News and Views
Saturday, January 14, 2006 1:18:39 PM
Many people think that when a recording is made and record/cd is issued, that the sounds are preserved for posterity. The same is true of motion pictures, books, plays, stories, etc. This is simply not the case. It takes a dedicated effort off people with interest in a particular subject to keep something alive. Many films have been lost over time (mostly from the silent era and the 30's and 40's) because film stock simply deteriorated, or copies of the films have disappeared over time. The classic example is the Lon Chaney movie London After Midnight, which has been much sought after for years, and still never found.
I bring this up because as a lover of the blues, it is exciting that rarities are occasionally turning up. Just 3 years ago, several photos and recordings were found, including a pristine copy of the only known photo of Charley Patton. What is cool about it is that the only previously known copy of the photo was a grainy head-shot. Now we have a full body shot of Charley sitting in a chair holding the guitar. Amazing stuff. Many other photos have recently turned up as well, including a rare shot of Skip James, one of my favorite bluesmen.
Also found in 2002 were copies of 4 previously lost songs from King Solomon Hill and Blind Joe Reynolds, two of the most legendary blues performers of the 20s/30s. King Solomon Hill is a guy who has controversy around him as to who he even is, although most people are now convinced that it is actually a guy named Joe Holmes, as outlined in the book Chasin' That Devil Music. These were long considered among the Holy Grails of blues recordings. So far these songs have turned up on some Yazoo compilations (Times Ain't Like They Used To Be volumes 5-8). They are amazing recordings. Many of the blues records made in 20s and 30s only had a few thousand pressings, and most records over time become lost, damaged, or were simply thrown away. It is only through the efforts of some die-hard fans beginning in the early 60s that many famous blues recordings were found. These students, musicians, and record collectors went door-to-door looking for old 78s, and some even tracked down country records like birth certificates and death certificates. Without these guys, my CD collection would be miniscule. ;-)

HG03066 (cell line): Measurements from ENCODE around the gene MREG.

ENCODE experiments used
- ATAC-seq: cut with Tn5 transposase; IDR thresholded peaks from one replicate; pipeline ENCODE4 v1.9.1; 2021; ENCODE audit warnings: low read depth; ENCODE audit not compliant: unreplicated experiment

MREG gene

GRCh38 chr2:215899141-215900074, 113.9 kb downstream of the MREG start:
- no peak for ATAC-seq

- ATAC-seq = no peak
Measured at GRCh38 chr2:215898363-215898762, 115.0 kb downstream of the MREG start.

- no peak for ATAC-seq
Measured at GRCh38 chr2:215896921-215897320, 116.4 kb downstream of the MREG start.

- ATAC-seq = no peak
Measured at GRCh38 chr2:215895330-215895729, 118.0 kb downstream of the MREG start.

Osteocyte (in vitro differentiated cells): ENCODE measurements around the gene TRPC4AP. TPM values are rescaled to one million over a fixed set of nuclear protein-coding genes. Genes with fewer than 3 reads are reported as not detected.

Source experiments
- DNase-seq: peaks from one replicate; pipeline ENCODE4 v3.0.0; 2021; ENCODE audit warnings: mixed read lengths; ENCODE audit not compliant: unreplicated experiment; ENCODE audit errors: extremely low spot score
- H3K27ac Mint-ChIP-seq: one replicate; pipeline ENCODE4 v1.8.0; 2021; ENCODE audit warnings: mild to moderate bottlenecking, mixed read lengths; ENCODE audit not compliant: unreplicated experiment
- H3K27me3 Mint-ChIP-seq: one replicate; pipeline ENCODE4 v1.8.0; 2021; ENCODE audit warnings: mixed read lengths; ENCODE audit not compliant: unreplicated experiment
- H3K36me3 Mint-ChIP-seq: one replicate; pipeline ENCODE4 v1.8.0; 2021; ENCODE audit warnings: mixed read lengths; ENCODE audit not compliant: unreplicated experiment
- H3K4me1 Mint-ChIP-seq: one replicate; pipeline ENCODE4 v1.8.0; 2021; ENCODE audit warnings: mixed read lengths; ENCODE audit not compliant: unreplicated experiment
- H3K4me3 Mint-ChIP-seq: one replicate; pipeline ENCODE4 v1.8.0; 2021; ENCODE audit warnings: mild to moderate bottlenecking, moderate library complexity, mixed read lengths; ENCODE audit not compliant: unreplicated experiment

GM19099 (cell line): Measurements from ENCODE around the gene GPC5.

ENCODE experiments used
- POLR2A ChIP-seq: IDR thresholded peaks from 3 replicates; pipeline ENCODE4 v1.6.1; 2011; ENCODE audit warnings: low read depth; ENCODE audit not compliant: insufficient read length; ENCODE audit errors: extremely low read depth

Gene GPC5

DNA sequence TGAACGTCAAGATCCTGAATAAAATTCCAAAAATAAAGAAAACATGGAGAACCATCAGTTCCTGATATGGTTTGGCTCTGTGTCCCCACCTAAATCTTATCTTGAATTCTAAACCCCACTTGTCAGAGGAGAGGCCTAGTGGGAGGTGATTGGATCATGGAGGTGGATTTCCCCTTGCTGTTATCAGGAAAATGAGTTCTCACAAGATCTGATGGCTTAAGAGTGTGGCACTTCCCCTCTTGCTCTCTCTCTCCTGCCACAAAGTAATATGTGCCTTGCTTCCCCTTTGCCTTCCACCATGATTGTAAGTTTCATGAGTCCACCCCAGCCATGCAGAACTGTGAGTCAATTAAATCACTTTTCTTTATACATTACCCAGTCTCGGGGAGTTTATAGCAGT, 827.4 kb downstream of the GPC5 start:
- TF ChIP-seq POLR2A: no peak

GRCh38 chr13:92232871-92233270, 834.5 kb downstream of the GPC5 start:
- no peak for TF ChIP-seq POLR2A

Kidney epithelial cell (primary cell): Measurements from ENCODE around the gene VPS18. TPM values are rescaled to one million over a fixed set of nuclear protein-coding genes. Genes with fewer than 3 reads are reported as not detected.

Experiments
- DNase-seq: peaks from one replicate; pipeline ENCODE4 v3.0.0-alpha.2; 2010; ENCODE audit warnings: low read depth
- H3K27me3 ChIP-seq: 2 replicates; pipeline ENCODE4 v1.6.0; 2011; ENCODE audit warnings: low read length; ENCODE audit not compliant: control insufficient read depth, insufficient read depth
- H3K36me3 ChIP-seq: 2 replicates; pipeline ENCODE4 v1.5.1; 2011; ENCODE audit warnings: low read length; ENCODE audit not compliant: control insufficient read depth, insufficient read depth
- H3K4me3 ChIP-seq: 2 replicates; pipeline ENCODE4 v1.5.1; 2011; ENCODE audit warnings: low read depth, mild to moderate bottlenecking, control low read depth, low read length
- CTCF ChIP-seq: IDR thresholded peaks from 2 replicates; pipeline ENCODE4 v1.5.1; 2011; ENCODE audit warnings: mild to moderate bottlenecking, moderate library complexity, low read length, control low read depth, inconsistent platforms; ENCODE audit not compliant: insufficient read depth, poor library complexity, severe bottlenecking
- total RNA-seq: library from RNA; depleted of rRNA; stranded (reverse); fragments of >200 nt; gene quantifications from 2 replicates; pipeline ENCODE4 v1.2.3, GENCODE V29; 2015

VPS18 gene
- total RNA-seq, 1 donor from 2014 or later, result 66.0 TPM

Until the mid-80s, nobody knew what Robert Johnson looked like. Two photos were found shortly before the release of the Robert Johnson boxed set. In the late 90s, a new version of a Robert Johnson song was found -- Travelin' Riverside Blues -- and put on the King of the Delta Blues Singers CD. If you have the 41 song compilation Robert Johnson: The Complete Recordings, you are missing this rarity. There are still many alternate takes of songs that may or may not have ever existed.
In September 2005 (which I just found out about), the Holy Grail of lost blues records was found -- Son House's "Mississippi County Farm Blues" with the flipside "Clarksdale Moan". Son House is often regarded as the direct lineage between blues and rock and roll, having been one of the main influences of Muddy Waters and Robert Johnson. These two previously lost recordings are the only two known lost Son House songs from the 1930 session in Wisconson that produced some of the most classic blues recordings of all time, featuring Son House, Willie Brown, Louise Johnson, and Charley Patton. They have not yet been issued on CD, but I can hardly wait for the Yazoo release of The Stuff That Dreams Are Made Of, which will include these two songs.
Update: 4/6/2006: Finally got my copy of the Son House lost takes on "The Stuff That Dreams Are Made Of", which came out on CD this week. The songs live up to the legend -- "Clarksdale Moan" is an unusual tune, quite unlike other Son House songs, but has the same impassioned delivery of the other songs in the 1930 session. "Mississippi County Farm" is another masterpiece that was also covered in House's 1941 session for the Library of Congress, although this take has somewhat higher, raspier vocals in parts, which makes it an intense listening experience. I haven't listened to the entire CD yet, but what I've heard is great. There is a lot of hillbilly and country music mixed in the the blues, but there is some intricate finger-style guitar in some of those pieces as well.
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